Lagarde urges govts to support central bank efforts with fiscal spending

Lagarde urges govts to support central bank efforts with fiscal spending
Lagarde urges govts to support central bank efforts with fiscal spending

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Jeddah - Yasmine El Tohamy - MONTREAL: As COVID-19 grounds swaths of airline fleets, companies that profit off the dismantling and trade of aircraft parts are seeing early signs of an expected rebound in activity as carriers accelerate plane retirements.

While companies that store, dismantle, and buy and sell used aircraft parts see opportunity in parked planes, a sudden increase in the supply of used parts risks depressing prices in the estimated $3 billion a year industry, despite demand from airlines seeking to lower maintenance costs, executives and analysts say.

Even as aviation remains in a slump because of the pandemic, the head of US commercial aerospace company GA Telesis was made aware of five airlines calling for offers to dismantle planes.

Across the border, Canada’s Aerocycle is bidding to buy grounded planes for the first time to dismantle and resell for parts, instead of just recycling aircraft on consignment from carriers, its CEO said.

The fate of the world’s pool of grounded planes is being closely watched by players in the market for used-serviceable material, with one report from consultants Oliver Wyman forecasting “a tsunami of demand” for such parts, as airlines seek to lower costs.

Used materials could compete with new parts and defer immediate airline demand for “aftermarket” spend, referring to the maintenance, repair and overhaul sector, now estimated by Naveo Consultancy at $50 billion.

As a result, one industry executive said he has avoided buying parts, fearing a slump if too many planes are dismantled.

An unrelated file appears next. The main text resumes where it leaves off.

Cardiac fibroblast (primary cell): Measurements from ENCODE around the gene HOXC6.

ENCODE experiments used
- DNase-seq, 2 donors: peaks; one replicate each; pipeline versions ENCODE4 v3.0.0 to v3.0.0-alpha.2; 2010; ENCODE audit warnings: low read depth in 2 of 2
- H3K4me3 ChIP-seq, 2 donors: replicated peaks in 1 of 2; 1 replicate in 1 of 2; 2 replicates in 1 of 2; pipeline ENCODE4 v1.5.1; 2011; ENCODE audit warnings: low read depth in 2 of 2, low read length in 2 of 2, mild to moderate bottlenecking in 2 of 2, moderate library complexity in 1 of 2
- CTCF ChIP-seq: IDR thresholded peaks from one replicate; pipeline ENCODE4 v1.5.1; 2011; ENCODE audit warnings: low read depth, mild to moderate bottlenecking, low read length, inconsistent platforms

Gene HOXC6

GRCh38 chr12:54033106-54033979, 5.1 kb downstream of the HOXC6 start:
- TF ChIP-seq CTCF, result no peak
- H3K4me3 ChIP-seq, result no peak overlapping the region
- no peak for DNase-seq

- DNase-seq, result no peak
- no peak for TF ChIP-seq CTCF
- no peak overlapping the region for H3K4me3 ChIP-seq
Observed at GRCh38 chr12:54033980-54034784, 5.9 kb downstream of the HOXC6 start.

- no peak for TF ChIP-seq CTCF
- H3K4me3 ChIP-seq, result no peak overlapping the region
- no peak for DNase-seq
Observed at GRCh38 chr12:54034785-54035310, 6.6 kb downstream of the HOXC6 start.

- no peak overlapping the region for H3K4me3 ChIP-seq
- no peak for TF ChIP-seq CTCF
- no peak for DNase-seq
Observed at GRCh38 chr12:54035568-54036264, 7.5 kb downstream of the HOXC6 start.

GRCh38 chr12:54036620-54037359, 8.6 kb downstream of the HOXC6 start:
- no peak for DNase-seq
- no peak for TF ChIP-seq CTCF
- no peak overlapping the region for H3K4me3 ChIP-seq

“I think we’re going to see a rapid decrease in pricing,” said the executive, speaking on condition of anonymity.

The number of planes dismantled for parts or scrap could double to 1,000 annually through 2023, up from roughly 400 to 500 planes a year since 2016, according to data firm Cirium.

Naveo estimates 60 percent of global passenger and cargo fleets are currently flying.

In 2020, Naveo expects 2,000 aircraft will be retired, or parked and not returned to service, up from 680 in 2019. But those planes would not all be immediately dismantled, as some carriers wait in case market conditions improve, Managing Director Richard Brown says.

Indeed, UK-based Air Salvage International, which normally dismantles between 40 and 50 aircraft a year, has parked more planes without a buyer for their parts since the COVID-19 outbreak. Founder Mark Gregory expects most will eventually be dismantled.

Before the pandemic, planes arrived at Air Salvage with a buyer, reflecting healthy demand for coveted parts like engines.

Airlines seek viable used parts from retired aircraft for their younger planes that are due for heavy maintenance. That allowed airlines to avoid costly repairs and keep their aircraft flying.

GA Telesis, which counts Tokyo Century Corp. as its largest shareholder, has seen airlines use spare parts from their grounded aircraft to put off maintenance at the company’s repair business, chief executive Abdol Moabery said.

The pandemic, which is expected to result in a 55 percent drop in 2020 passenger numbers, has prompted early retirements of older planes, including the grounding of B747 jets by British Airways, some of which are headed to Air Salvage.

Fewer twin-aisle planes flying internationally means less demand for their parts, with the exception of certain aircraft used to transport cargo.

Gregory said Air Salvage was approached by an aircraft leasing company about dismantling several A380s, but with only about 5 percent of the jumbo jets still active according to Naveo, demand is slim for their parts.

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